The anniversary of Roe v. Wade has been seized on by conservative Christians as a day to muster support for the overturning of the decision that legalized abortion.
From a Buddhist perspective, the idea that a zygote is a human being - the reductio ad absurdum of this position of "human life begins at conception" that conservative Christians tend to take - is rather troubling, to say the least, on a number of grounds.
It is true there is the precept not to kill, and that precept is Number One on the Buddhist charts, so to speak. But killing takes many forms.
Moreover, particularly within the Zen traditions...life and death are not so separated.
In fact, the more we learn, the more it seems that science has things to say on this as well in agreement with the premise that life and death are not so separated; historically it hasn't always been easy to tell - hence wakes.
But we've brought back people who've flatlined, as I understand it. Not many. According to RadioLab, most people who get CPR aren't resuscitated, and many die with broken ribcages, to boot.
But the fact that we've brought a few back is enough to demonstrate the point.
From the Zen perspective, the important project is the resolution of The Great Matter of Life and Death. It is this very project which - whether one's a Buddhist or not - gives our lives their raison d'être. Or, if you don't like that, maybe Carl Sagan's "We are a way for the cosmos to know itself" might better suit you.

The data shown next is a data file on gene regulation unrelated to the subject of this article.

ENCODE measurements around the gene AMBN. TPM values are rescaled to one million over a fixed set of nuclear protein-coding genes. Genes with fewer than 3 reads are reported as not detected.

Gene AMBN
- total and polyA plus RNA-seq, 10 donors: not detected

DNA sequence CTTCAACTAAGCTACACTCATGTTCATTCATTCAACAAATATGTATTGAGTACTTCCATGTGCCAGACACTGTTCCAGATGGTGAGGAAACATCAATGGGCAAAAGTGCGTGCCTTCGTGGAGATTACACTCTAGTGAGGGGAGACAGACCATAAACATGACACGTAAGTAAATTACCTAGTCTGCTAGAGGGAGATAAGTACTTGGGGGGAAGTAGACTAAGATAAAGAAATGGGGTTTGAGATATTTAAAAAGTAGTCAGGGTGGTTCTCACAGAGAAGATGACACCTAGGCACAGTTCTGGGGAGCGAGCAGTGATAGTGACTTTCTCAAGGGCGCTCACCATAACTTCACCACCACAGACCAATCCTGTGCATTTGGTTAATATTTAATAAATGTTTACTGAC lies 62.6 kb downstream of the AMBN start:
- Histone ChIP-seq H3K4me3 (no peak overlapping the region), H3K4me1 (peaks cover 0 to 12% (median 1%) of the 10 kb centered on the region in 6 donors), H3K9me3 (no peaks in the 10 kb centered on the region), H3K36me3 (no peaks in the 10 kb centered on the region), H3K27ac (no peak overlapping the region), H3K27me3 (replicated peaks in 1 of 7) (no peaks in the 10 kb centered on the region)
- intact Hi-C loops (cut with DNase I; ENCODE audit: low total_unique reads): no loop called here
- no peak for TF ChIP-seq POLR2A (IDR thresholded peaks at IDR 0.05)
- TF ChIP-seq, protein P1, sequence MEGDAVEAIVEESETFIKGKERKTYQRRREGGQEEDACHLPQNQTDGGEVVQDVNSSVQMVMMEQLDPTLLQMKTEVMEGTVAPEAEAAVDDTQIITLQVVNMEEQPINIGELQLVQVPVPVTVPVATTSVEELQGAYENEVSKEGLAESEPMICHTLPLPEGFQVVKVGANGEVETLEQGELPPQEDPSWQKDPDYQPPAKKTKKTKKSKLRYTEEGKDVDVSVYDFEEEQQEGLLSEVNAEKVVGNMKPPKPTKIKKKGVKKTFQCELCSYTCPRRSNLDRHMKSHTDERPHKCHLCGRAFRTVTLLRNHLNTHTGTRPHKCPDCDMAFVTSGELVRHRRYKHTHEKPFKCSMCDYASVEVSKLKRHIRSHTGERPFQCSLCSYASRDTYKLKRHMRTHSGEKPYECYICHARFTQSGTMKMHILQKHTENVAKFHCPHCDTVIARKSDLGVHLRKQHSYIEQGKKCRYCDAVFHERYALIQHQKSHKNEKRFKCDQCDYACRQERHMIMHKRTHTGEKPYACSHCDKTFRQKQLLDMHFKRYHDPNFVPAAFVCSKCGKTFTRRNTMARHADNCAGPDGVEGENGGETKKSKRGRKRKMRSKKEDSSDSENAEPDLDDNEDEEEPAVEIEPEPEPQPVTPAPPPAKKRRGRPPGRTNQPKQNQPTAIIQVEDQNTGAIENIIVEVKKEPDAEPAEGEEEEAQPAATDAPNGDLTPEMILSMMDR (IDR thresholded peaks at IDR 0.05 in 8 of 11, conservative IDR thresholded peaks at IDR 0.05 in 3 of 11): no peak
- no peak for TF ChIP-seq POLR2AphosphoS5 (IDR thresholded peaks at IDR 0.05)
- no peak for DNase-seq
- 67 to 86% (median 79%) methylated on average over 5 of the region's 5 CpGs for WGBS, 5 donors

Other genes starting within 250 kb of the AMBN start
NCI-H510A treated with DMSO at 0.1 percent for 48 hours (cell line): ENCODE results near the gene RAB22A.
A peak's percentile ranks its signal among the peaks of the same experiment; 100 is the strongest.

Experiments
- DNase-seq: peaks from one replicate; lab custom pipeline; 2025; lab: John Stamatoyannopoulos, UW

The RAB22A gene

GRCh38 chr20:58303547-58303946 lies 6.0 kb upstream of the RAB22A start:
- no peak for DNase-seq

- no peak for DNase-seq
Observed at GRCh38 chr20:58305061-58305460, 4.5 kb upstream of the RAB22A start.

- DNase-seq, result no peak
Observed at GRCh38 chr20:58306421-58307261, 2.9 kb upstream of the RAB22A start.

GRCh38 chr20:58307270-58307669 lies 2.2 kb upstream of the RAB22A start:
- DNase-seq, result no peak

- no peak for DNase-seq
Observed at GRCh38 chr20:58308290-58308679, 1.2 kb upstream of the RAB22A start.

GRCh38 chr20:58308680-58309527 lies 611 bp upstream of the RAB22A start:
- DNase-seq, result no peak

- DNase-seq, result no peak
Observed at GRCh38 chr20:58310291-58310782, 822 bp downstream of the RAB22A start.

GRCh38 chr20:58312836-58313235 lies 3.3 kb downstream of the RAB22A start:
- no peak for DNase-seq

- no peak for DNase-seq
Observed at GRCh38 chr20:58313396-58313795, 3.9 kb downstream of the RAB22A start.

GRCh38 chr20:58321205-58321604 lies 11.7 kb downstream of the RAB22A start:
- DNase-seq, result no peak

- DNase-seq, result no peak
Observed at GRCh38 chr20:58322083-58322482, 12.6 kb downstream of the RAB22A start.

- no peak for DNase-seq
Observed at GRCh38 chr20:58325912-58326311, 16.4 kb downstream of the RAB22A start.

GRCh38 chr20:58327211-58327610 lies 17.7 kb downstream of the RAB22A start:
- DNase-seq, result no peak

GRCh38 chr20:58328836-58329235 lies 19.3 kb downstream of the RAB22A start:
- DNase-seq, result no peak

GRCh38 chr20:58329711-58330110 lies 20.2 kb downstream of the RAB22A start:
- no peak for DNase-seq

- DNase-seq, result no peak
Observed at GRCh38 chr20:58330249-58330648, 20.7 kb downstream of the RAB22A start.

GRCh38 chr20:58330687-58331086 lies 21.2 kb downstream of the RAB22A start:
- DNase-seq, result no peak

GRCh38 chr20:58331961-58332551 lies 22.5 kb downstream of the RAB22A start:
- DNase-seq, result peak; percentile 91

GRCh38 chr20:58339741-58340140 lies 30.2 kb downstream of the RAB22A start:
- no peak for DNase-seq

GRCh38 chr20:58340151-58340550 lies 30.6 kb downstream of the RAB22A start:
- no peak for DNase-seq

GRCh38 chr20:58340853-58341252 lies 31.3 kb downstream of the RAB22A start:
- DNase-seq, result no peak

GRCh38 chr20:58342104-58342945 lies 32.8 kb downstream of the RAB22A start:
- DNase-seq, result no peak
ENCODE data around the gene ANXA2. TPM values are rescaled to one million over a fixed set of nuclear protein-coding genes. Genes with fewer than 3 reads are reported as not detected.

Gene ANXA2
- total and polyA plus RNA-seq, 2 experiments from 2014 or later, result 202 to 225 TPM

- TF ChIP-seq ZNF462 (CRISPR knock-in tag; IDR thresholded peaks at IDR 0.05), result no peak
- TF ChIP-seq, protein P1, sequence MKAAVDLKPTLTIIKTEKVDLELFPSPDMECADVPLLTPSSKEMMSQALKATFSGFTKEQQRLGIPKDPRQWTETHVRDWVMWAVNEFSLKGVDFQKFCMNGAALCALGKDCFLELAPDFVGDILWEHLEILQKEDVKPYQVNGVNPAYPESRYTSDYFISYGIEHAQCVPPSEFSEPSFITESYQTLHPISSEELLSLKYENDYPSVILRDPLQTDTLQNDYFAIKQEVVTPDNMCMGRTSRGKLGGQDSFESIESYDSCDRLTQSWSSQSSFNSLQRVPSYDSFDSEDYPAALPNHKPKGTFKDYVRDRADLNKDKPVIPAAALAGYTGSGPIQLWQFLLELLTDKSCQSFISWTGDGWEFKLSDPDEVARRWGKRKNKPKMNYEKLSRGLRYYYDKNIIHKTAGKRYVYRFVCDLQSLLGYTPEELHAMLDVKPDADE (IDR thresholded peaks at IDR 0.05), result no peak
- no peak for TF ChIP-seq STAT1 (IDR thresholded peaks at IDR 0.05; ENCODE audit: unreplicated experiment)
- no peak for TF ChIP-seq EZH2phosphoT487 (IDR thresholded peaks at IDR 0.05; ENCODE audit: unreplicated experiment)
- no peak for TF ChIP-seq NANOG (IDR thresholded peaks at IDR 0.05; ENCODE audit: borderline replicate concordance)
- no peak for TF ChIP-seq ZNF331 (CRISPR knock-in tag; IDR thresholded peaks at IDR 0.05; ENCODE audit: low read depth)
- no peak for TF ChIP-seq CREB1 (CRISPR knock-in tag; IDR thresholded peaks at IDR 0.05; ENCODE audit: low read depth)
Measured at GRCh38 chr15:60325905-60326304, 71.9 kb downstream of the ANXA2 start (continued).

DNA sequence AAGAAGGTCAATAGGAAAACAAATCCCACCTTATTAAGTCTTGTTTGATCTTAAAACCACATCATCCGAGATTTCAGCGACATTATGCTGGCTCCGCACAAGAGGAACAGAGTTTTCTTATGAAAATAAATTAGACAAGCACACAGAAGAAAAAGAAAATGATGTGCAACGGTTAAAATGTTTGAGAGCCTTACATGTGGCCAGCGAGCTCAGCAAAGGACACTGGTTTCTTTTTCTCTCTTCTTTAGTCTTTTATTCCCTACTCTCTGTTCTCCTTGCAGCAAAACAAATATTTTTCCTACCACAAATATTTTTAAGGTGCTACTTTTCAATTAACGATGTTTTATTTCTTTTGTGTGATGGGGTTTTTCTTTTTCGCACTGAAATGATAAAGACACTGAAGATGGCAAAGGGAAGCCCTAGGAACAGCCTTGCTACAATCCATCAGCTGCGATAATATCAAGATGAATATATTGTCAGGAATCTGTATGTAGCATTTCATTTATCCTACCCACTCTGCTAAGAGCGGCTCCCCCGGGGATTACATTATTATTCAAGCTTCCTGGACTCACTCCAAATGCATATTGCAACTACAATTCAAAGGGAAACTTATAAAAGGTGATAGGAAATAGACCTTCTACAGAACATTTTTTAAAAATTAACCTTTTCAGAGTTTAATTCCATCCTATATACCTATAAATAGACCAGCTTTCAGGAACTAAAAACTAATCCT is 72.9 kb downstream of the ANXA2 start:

My point there is not religious sectarianism per se, but the fact that the pro-life movement, not only in equating born people with zygotes, but with the very premise of the pro-life movement trivializes life and death. It trivializes life and death by the very reduction of life and death to a relatively small number of phenomena. Is the being's heart beating? Is there an EEG? Is the being "viable?"
Those questions miss The Point by light years. And the actions taken by some folks in the the anti-abortion, pro-women's death crowd, are, in a certain sense also violations of the First Precept, as is their reliance on those brain functions closer to the limbic system, um, to make their points.
It is also a violation of the First Precept to cause or prolong another's suffering. Much of what what we do to incarcerated people could be considered a violation of the First Precept.
So to reduce Life and Death to a set of rules to be followed No Matter What guarantees a morally repugnant solution. I realize that many people sincerely adhere to positions that lead them to dictate what others should do with their bodies. I would counsel such people to go more deeply into the question.